Recently, Rod posted an interesting conundrum about a fantasy dinner party for you, your spouse, and six other well-known people (living or dead, but in separate groups.) Here is my list, which took me a couple of days of hemming and hawing to complete and a couple of weeks to write about:
Rod noted that your list wouldn’t necessarily be the people you’d most like to meet or even the people you most admire; they should be people you really think would make good dinner guests. I like diversity, so I tried for an even mix of occupations, religions and gender (classic dinner-party etiquette mandates boy-girl seating, anyway.)
- Bono (Musician and Activist) He can make me weak-kneed with one soaring descant, and his occupation as a rock musician would certainly make for some interesting stories, but I’m actually most interested in his take on African politics and hearing about what it was like growing up under the specter of the IRA.
- Carla Bruni (Model and Musician) No fantasy dinner party is complete without a French presence. She’s stylish, talented and completely classy, and the fact that she’s married to the President of France helps lend an air of political importance to the gathering. (The air is the important thing; actual politicians couldn’t possibly be interesting dinner companions.)
- Atom Egoyan (Filmmaker) I want to know where his ideas come from (I wrote my senior thesis on The Sweet Hereafter) and I want to hear about Armenia — what it means to him and what he thinks its future will be like.
- Peter Eisenman (Architect) Believe it or not, this pompous philosopher was one of the first on my list. Back in my undergraduate days, we’d all drag ourselves to Tuesday crit, sleep-deprived and nearly suicidal, only to hear about his latest dinner party. They included the most unusual guests (German philosophers and rock musicians) and he always had something interesting to say about the zeitgeist that inspired them. So I guess I’m taking a gamble that he’s more fun over a bottle of wine than in front of a wall full of blood, sweat and Rapidographs.
- Sharon Astyk (Writer, Activist, Mother) I respect Sharon more than almost any person I know [of.] Her deep faith, commitment to traditional ideals, and desire to create a better world for her children are amazing. I also think she could hold her own against Eisenman in a debate (and could certainly make him feel like a bad Jew.)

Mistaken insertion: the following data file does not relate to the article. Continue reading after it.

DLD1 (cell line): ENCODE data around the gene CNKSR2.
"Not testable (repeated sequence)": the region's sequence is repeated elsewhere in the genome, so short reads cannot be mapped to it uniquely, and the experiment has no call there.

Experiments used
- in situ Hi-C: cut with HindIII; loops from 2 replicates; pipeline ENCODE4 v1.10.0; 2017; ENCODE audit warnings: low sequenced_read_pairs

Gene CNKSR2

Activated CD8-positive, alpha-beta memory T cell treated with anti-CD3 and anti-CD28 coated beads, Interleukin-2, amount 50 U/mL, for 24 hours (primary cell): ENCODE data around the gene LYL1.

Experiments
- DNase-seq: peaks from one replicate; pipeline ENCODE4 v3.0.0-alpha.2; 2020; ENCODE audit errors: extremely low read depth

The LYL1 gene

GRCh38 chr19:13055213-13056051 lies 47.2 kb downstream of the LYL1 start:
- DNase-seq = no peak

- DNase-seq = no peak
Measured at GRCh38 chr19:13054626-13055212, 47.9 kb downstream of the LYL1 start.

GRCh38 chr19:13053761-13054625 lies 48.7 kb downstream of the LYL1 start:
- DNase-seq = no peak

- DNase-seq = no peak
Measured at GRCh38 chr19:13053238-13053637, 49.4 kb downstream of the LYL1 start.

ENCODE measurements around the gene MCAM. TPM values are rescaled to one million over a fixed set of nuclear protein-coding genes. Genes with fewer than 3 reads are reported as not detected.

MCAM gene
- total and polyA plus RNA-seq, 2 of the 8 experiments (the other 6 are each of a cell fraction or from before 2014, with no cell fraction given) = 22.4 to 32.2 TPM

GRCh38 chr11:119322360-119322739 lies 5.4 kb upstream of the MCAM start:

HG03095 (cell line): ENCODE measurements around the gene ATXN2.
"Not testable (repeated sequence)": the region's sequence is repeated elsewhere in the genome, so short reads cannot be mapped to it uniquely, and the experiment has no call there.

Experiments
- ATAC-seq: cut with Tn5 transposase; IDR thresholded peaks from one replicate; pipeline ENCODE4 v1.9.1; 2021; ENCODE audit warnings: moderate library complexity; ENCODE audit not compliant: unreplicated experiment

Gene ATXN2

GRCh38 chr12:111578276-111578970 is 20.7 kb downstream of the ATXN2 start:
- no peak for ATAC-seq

- Mother Aemeliane (Scholar, Nun) I couldn’t feel right hosting a dinner party without at least one Orthodox Christian guest, and I can’t think of anyone else who would be a better addition to this one. You may have heard the story of her miraculous rescue from a collapsed building, but unless you have been in her presence you can’t understand the tremendous force of spirit, combined with an even greater humility, that enables her to guide so many people with such grace.
- C. S. Lewis (Writer) He should be a required guest for any Christian taking part in this exercise. Brilliant, creative, thoughtful, funny, likes to smoke after dinner. Yes, please!
- St. Brigid of Kildare (Nun) She’s my patron saint, a disciple of St. Patrick. And she once turned an entire bathtub of water into beer, so she’d be a handy person to have around!
- Frederic Chopin (Musician) The token Frenchman: he lived a short life, filled with suffering, but bequeathed oceans of beauty to the generations that followed.
- Anne Frank (Martyr) Another short, painful life, but one which inspired many. I worried about her young age at first but then remembered: teenage girls always have plenty to say.
- e. e. cummings (Writer) Many poets are accused of being artists with words, but he really was one. The way he saw the world was truly unique.
- Hester Prynne (Seamstress, Outcast) I was really stuck on this last one until I remembered there had been no injunction against fictional characters. Considering how thoughtful and introspective this group is, I think she would have a lot to add to the conversation.
Your lists, please! Answer or link below.